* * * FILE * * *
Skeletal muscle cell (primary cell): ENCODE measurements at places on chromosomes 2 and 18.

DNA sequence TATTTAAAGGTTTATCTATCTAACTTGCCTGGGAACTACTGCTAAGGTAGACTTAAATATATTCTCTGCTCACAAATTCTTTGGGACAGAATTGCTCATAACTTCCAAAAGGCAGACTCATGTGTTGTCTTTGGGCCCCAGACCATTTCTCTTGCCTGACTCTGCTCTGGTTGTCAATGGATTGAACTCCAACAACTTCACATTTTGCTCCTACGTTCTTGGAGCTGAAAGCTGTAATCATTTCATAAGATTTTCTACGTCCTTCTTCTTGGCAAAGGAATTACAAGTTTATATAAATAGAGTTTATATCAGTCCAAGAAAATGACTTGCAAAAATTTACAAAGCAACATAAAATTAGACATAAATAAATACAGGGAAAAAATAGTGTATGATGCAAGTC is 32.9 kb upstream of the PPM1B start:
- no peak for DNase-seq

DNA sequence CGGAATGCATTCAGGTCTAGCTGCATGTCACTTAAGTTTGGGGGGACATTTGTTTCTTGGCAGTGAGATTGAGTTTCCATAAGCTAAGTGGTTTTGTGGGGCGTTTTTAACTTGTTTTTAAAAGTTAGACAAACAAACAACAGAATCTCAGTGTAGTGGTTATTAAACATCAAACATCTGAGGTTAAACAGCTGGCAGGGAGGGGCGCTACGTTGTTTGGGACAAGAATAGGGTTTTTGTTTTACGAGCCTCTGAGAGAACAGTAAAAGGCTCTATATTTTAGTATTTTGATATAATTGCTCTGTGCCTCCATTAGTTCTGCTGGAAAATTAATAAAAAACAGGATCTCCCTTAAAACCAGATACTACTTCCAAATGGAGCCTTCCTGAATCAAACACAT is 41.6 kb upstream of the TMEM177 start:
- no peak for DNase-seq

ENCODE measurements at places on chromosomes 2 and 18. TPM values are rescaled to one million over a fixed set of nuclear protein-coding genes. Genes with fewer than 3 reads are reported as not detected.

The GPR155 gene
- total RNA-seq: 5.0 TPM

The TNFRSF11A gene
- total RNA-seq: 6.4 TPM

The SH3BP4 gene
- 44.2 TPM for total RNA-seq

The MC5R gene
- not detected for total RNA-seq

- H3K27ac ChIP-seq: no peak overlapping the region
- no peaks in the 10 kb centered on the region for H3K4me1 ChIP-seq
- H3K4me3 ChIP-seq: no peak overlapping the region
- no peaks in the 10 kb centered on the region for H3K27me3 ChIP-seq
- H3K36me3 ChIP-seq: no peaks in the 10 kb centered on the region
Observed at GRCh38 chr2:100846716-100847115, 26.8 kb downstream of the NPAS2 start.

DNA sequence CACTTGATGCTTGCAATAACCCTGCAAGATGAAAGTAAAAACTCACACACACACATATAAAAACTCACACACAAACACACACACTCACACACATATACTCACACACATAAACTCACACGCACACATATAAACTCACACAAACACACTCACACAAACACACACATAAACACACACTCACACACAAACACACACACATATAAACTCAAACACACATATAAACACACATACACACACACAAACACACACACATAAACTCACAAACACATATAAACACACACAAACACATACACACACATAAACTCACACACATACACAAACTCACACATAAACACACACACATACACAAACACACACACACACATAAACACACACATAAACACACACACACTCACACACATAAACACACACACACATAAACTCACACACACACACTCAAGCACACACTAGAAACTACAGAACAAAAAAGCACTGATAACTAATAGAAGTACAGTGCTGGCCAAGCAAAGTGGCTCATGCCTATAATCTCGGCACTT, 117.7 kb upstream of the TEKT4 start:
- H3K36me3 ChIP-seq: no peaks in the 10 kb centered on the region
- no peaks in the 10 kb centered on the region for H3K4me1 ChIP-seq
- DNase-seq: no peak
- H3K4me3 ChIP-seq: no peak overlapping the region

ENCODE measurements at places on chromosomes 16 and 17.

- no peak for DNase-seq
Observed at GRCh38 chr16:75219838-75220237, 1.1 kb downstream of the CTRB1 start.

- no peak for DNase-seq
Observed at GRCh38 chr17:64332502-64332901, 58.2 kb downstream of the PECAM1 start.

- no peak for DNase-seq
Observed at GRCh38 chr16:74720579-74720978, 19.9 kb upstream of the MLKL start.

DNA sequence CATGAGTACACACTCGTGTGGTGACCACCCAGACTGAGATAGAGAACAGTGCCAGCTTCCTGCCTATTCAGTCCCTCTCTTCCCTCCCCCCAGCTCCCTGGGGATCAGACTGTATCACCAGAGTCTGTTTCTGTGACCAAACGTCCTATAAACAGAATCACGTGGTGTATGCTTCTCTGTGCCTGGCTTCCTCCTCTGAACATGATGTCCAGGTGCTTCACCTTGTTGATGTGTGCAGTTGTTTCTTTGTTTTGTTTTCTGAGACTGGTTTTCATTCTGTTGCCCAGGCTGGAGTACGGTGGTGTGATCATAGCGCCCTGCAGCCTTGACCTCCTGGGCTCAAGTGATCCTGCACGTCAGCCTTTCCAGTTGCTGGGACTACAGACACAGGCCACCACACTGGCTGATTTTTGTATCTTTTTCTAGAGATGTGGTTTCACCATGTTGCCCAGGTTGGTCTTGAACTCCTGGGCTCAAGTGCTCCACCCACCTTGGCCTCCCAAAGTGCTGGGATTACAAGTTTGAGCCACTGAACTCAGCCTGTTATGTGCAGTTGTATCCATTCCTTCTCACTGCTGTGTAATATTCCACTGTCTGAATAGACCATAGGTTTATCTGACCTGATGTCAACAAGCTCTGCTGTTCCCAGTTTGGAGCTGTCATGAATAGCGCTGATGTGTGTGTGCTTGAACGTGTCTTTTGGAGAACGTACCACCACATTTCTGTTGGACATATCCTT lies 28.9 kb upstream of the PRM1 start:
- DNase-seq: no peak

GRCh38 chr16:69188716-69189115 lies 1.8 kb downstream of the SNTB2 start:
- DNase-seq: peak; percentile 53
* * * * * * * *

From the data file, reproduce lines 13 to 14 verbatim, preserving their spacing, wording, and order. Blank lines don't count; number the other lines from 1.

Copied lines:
The MC5R gene
- not detected for total RNA-seq